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If our legal business name is Example Inc, should we include the "Inc" ending in our tradestyle? Or, should we just put Example for our tradestyle? We do not have a DBA name, and we want to use Example (without the Inc suffix) in marketing communications.

  • Are you asking whether there is a law governing this choice? – phoog Feb 3 '17 at 15:53
  • No, I just don't understand what to put for tradestyle based on what we want. For example, would Apple put Apple Inc. or Apple? – ma11hew28 Feb 3 '17 at 17:18
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    I'm voting to close this question as off-topic because it is not a question about law. – phoog Feb 3 '17 at 17:19
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You may pick any name you want to get the number: you are also not required to use the exact name that you register as a trademark (if you do). You may include Inc, or you may leave it off. DNB Germany says the trade style and registered name often differ.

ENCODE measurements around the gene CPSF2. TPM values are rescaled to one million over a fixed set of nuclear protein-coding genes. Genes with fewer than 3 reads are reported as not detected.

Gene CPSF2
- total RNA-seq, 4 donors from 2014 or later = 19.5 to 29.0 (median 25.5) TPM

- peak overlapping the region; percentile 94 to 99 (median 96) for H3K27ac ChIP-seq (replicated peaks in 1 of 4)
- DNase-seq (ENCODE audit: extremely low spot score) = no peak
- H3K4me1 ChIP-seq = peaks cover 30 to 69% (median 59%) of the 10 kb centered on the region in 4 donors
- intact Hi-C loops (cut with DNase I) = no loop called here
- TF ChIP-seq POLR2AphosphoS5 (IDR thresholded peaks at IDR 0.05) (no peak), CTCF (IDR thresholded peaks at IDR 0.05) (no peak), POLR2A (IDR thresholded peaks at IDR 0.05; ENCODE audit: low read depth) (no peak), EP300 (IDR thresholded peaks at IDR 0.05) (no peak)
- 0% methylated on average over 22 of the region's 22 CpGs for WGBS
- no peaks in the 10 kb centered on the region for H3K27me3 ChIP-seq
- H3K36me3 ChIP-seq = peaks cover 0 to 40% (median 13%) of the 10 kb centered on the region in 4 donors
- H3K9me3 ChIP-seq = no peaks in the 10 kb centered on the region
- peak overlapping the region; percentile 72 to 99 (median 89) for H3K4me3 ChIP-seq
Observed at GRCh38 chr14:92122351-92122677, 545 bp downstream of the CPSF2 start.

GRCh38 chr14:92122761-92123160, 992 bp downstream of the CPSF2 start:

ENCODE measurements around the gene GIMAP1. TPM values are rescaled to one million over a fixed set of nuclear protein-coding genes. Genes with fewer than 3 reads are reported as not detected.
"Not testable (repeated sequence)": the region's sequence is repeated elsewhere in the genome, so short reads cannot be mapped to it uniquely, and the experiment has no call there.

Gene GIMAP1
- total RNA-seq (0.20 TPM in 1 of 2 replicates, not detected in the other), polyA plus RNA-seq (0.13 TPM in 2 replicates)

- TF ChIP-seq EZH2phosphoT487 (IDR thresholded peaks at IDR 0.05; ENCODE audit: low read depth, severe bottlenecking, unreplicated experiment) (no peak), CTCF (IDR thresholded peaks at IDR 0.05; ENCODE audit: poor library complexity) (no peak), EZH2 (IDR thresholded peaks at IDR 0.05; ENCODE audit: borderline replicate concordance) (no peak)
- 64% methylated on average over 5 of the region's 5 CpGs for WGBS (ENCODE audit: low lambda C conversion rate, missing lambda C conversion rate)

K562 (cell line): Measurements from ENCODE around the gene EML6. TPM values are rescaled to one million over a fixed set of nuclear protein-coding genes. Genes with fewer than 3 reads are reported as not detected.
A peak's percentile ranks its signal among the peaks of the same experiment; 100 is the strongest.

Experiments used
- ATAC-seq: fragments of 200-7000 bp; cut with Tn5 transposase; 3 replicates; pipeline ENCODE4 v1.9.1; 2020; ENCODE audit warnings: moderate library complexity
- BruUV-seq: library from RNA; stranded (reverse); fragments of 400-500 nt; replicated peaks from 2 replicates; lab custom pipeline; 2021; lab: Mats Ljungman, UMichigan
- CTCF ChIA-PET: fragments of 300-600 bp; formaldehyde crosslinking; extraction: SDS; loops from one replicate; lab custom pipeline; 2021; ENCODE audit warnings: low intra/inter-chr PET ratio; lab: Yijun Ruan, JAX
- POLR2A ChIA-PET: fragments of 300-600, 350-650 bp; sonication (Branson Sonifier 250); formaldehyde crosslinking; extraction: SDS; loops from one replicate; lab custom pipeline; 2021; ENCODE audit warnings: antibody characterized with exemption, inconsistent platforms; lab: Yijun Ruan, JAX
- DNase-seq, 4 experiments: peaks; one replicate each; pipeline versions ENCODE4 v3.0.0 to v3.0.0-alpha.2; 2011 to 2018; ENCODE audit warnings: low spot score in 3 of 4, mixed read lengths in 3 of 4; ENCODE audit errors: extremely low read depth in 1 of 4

• This doesn't answer my question. For example, would Apple put Apple Inc. or Apple? – ma11hew28 Feb 3 '17 at 17:20
  • What Apple "would do" is not a legal question. We also cannot advise you as to what you should do. I'm saying what you may do, legally, which is as far as you can go. I take it thought that you;re looking for legal advice. – user6726 Feb 3 '17 at 17:26
  • I'm just trying to understand what a tradestyle is. How about some real-life examples? Can you tell me the offical tradestyles of companies that have legal business names that end in Inc? For example, do you know any of the tradestyles of the following companies: Apple, Facebook, Google, Twitter, PayPal, Venmo, GitHub, Square? If not, how can I look them up? – ma11hew28 Feb 3 '17 at 17:47
  • You're the one who invoked "tradestyle". It means whatever you want it to mean. – user6726 Feb 3 '17 at 18:08
  • You can just call D&B if you want to know what most firms do. Since you're talking about registering for a private database, whether or not "Inc." is a noise word is less important than in other contexts (secured transactions, for example). – Pat W. Feb 3 '17 at 21:16

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